Special author’s note: The March 19 Off Grid Ham article mentioned Radio Shack only as a minor side story. So many readers commented about their experiences with the fabled electronics retailer that I thought it was worthwhile to address the topic in more detail. I wrote the following article for another blog in 2015. It has been edited & updated for republishing here. ©2015 ©2021
A true legend. radio shack
Radio Shack has been on the register of lost legends for several years now, and I’m still saddened by it. First, because it was a key player in my choosing to go into electronics professionally. Second, because it has no replacement. It was the only one of its breed; there is no heir to continue the legacy. Half-serious prophecies of a big comeback occasionally float around, but no one truly believes it will happen. Founded in 1921, yet another thread in the colorful fabric of America went the way of the vacuum tube and Betamax tapes.
Days of my youth. radio shack
In its heyday, Radio Shack was 7500 stores strong. It was a wonderland of electronic components, parts, tools, batteries, kits, how-to books, wire, connectors, and everything else. When I was growing up in Naperville, Illinois, there were three of them within minutes of my house. Sheesh, there was only one McDonald’s restaurant in Naperville at the time.
As a young person I would stop at “the Shack” at least once a week, oftentimes more, eager to drop my paltry teenage income on electronic goodies. If not for the readily available supply of raw materials for my dorky passion I might have become an insurance salesman…not that there’s anything wrong with that, but no young kid dreams of being an insurance salesman.
My best buddy at the time, Andy, lived within walking distance of a Radio Shack. I was envious. Andy was the most technically skilled in my circle of geek friends and he hit “the Shack” even more often than I did. It was a big deal when the new catalog came out every year and we’d spend hours picking through it. I lost track of Andy after high school and don’t know what career path he took, but I’ll bet he isn’t selling insurance either.
It was the only place in the world where I could get a PNP transistor on a Sunday afternoon. And I often needed one, among other things. I’ve built transmitters and power supplies and countless experiments entirely from parts purchased off the shelf at Radio Shack. They sold me the very first test instrument I bought with my own money –an analog multimeter– which I still own and use. Long before I ever set foot inside of a college engineering lab I had a strong electronics education from “Radio Shack University.”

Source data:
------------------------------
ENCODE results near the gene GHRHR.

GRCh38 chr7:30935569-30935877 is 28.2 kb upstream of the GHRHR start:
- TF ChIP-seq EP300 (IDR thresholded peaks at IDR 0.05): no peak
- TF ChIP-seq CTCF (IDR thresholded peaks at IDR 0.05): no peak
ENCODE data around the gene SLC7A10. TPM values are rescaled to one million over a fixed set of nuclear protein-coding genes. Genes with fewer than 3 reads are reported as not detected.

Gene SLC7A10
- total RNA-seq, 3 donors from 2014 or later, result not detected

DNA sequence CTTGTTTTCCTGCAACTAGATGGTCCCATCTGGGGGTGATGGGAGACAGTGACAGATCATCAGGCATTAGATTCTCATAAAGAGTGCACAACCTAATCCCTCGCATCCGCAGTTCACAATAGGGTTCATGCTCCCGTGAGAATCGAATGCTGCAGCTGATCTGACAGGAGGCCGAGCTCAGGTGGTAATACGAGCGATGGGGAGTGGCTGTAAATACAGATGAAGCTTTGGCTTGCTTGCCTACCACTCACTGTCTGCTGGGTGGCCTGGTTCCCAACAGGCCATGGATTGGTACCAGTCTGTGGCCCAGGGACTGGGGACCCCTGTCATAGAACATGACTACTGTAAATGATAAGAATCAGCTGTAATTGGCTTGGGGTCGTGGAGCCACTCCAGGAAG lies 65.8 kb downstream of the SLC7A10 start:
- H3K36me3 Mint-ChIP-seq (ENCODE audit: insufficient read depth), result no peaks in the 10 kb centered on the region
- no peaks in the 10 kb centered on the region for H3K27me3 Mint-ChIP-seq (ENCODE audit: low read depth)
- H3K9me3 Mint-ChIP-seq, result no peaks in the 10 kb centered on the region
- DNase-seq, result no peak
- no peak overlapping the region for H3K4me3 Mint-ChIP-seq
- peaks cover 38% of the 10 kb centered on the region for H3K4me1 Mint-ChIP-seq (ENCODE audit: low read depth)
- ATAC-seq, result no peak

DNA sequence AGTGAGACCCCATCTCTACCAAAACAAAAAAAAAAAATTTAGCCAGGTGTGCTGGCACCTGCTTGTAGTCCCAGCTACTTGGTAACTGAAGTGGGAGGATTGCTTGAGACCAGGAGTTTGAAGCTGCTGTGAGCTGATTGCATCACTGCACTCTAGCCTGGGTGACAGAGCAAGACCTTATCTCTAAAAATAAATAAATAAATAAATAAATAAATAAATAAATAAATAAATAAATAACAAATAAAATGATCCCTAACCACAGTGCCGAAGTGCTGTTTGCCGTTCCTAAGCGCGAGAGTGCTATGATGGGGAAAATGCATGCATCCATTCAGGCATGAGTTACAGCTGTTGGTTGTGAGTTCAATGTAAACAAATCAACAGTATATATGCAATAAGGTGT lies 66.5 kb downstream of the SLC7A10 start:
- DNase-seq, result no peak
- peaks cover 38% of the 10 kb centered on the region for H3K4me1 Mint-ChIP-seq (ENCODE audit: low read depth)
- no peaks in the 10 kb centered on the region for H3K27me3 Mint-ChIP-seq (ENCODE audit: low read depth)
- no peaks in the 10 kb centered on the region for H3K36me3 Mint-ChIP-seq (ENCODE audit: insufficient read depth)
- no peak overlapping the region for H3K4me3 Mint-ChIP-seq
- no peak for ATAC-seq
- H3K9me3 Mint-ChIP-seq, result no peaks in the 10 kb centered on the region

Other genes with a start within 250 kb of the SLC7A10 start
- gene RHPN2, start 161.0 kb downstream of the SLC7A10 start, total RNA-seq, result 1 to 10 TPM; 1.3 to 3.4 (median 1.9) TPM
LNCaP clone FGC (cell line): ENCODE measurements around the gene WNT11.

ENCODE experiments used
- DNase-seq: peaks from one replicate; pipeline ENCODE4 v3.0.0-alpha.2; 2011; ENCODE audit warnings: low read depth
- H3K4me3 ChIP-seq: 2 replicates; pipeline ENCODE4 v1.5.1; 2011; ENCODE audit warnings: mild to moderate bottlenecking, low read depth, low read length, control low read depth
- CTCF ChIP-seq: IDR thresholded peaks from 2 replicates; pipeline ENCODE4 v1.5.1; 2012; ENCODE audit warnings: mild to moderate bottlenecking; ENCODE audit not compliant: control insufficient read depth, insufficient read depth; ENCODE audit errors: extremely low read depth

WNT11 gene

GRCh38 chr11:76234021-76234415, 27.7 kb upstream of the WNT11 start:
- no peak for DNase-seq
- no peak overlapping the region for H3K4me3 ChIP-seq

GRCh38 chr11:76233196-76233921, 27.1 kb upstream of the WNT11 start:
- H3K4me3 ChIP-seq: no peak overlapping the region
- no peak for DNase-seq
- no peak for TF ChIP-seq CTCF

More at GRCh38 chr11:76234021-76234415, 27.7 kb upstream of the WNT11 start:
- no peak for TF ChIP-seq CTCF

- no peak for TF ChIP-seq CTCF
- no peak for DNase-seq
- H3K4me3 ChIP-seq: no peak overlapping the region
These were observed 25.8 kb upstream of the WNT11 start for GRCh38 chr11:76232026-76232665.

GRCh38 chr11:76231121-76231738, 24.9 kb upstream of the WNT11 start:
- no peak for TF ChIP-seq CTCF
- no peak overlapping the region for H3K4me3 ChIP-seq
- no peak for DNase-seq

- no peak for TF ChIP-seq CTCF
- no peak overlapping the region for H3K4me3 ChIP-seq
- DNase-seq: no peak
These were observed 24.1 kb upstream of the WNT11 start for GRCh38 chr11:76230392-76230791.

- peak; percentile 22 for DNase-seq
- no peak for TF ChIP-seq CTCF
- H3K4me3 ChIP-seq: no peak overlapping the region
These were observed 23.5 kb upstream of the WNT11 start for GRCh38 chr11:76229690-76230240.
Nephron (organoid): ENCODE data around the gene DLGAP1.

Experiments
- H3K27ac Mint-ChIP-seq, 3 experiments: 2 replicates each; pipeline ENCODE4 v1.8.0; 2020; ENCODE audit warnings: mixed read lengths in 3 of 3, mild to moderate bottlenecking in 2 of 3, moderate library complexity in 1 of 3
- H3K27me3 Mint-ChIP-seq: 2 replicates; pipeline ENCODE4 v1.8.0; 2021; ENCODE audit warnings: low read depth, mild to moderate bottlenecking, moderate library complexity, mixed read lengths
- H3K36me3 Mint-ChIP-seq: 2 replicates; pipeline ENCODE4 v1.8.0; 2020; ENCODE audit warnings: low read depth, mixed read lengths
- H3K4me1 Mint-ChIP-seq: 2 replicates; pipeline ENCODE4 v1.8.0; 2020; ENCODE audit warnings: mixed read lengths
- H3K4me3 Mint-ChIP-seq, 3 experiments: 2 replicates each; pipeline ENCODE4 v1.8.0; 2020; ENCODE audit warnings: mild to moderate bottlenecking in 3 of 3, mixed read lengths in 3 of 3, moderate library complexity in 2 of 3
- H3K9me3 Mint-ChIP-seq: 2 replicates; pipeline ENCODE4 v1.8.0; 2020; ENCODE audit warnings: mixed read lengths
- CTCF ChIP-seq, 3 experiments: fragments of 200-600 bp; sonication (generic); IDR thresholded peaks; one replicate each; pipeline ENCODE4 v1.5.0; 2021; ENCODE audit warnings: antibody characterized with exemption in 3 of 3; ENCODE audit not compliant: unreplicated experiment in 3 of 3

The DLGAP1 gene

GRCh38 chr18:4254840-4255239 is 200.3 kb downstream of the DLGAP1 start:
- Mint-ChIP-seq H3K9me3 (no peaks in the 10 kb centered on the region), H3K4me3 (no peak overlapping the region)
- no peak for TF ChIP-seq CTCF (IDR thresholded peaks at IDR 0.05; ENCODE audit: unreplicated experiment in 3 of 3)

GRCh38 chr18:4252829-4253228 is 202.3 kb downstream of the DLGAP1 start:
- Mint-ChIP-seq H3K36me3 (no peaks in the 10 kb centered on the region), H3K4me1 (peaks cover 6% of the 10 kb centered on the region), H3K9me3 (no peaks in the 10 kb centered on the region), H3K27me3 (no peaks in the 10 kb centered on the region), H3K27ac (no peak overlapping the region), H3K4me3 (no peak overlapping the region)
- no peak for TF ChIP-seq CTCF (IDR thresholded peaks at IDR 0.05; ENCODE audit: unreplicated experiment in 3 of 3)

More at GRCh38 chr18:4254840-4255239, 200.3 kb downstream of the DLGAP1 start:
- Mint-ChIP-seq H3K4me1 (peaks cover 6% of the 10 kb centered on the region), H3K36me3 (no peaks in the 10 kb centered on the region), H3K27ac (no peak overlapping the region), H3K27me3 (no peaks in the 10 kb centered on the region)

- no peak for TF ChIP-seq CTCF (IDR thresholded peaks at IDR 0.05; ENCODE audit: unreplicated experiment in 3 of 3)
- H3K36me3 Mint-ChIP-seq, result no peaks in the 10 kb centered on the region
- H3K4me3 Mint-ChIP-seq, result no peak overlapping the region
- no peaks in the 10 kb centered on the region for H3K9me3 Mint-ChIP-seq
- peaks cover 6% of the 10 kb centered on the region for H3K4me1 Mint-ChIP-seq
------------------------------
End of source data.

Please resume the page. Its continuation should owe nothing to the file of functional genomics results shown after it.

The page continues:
A fuse that took years to blow. radio shack
The quirky retailer that helped me turn a boyhood fascination with electronics into a lucrative and lengthy career as an adult was swirling the toilet for years before it finally expired. It was painful to watch. The world moved on and Radio Shack kept changing lanes until the road, or rather, the money, ran out. They tried reinventing themselves. First as a computer shop, then a consumer electronics repair vendor, a high end audio dealer, a cellphone emporium, and in a final desperate grasp for relevance, on-site smartphone & tablet computer repair. None of it reversed the inevitable and easily predictable dirtnap.
RS still technically exists in the form of an unremarkable e-commerce website and a few physical dealers located inside other businesses. It exists, yes, but just barely and without even a tiny speck of the original soul and gusto. The Best Buys and Amazons of the world rolled right over them. We cannot blame changing tastes or use the tired trope, “no one wants to build anything anymore!” All the cool stuff RS used to offer is still available from other sellers, and it would seem, they are doing well.
The last time I shopped at Radio Shack was to buy a specialty electrical connector. The writing was literally on the walls. What used to be hundreds of square feet of components & supplies had been shaved down to one small section shoved into the corner of the store as an afterthought. Apparently, they needed to make room for cellphone accessories, toys, and cheesy gadgets. You know, the kind of everyday crap that can be bought at any of a million other places. It wasn’t fun or unique anymore. That was the moment I knew it was over.
No one is totally guilty, and no one is totally innocent.
I hate to admit it, but I’m part of the reason Radio Shack is now just a happy recollection of another time. We all are. Better & cheaper sources for supplies came along and we took the bait (hellooo, internet!). It’s very difficult to turn a profit selling small quantities of diodes and capacitors, much less with the overhead of a mall storefront. Did I let an old friend down, or did the old friend let me down? It’s a trick question: Old friends sometimes drift apart and it’s not really anyone’s fault.
I’m not sure if anything could have saved Radio Shack. They served their market well since the early days of electronics and their time had passed. Maybe in that way it’s not their fault they ended up in terminal decline. It’s just the natural cycle of things. I hope my departed retail friend knows generations of geeks are grateful to them for supplying the seeds for what would grow into fulfilling lifetime hobbies and careers.